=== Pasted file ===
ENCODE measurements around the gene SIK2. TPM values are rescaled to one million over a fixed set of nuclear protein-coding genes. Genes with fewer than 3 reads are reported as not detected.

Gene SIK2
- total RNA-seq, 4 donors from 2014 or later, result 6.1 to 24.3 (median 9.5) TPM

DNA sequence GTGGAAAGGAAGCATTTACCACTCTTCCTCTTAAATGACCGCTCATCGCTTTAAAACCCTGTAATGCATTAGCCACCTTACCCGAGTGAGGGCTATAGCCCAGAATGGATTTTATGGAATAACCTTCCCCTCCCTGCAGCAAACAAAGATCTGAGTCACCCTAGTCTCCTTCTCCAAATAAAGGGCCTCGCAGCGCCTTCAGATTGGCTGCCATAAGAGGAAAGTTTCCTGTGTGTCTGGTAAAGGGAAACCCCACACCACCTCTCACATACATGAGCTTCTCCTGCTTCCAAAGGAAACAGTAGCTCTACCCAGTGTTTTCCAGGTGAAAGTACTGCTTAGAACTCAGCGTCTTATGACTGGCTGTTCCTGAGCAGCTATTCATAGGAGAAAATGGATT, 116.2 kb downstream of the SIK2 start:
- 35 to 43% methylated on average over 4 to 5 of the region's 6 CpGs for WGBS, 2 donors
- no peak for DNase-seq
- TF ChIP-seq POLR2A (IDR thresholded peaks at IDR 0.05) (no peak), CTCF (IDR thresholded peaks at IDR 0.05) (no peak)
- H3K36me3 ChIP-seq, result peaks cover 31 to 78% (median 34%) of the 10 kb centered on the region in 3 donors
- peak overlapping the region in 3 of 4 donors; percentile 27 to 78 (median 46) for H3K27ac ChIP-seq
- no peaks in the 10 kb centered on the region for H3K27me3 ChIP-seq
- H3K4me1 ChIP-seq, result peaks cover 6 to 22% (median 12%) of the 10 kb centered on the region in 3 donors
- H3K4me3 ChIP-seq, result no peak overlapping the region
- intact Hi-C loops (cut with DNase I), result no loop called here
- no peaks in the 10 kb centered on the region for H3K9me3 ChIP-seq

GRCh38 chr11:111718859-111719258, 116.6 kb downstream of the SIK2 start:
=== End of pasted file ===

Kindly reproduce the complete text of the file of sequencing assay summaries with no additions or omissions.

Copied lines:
ENCODE measurements around the gene SIK2. TPM values are rescaled to one million over a fixed set of nuclear protein-coding genes. Genes with fewer than 3 reads are reported as not detected.

Gene SIK2
- total RNA-seq, 4 donors from 2014 or later, result 6.1 to 24.3 (median 9.5) TPM

DNA sequence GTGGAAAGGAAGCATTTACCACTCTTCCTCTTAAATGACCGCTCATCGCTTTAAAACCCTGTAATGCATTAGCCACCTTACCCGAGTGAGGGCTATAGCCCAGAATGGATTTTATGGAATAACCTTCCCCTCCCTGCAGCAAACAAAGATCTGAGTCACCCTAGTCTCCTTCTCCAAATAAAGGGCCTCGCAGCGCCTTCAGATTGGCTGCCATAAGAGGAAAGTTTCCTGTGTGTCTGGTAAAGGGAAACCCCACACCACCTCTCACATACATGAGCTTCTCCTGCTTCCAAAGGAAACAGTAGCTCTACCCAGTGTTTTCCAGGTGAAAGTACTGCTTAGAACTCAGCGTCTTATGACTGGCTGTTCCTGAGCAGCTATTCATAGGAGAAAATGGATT, 116.2 kb downstream of the SIK2 start:
- 35 to 43% methylated on average over 4 to 5 of the region's 6 CpGs for WGBS, 2 donors
- no peak for DNase-seq
- TF ChIP-seq POLR2A (IDR thresholded peaks at IDR 0.05) (no peak), CTCF (IDR thresholded peaks at IDR 0.05) (no peak)
- H3K36me3 ChIP-seq, result peaks cover 31 to 78% (median 34%) of the 10 kb centered on the region in 3 donors
- peak overlapping the region in 3 of 4 donors; percentile 27 to 78 (median 46) for H3K27ac ChIP-seq
- no peaks in the 10 kb centered on the region for H3K27me3 ChIP-seq
- H3K4me1 ChIP-seq, result peaks cover 6 to 22% (median 12%) of the 10 kb centered on the region in 3 donors
- H3K4me3 ChIP-seq, result no peak overlapping the region
- intact Hi-C loops (cut with DNase I), result no loop called here
- no peaks in the 10 kb centered on the region for H3K9me3 ChIP-seq

GRCh38 chr11:111718859-111719258, 116.6 kb downstream of the SIK2 start: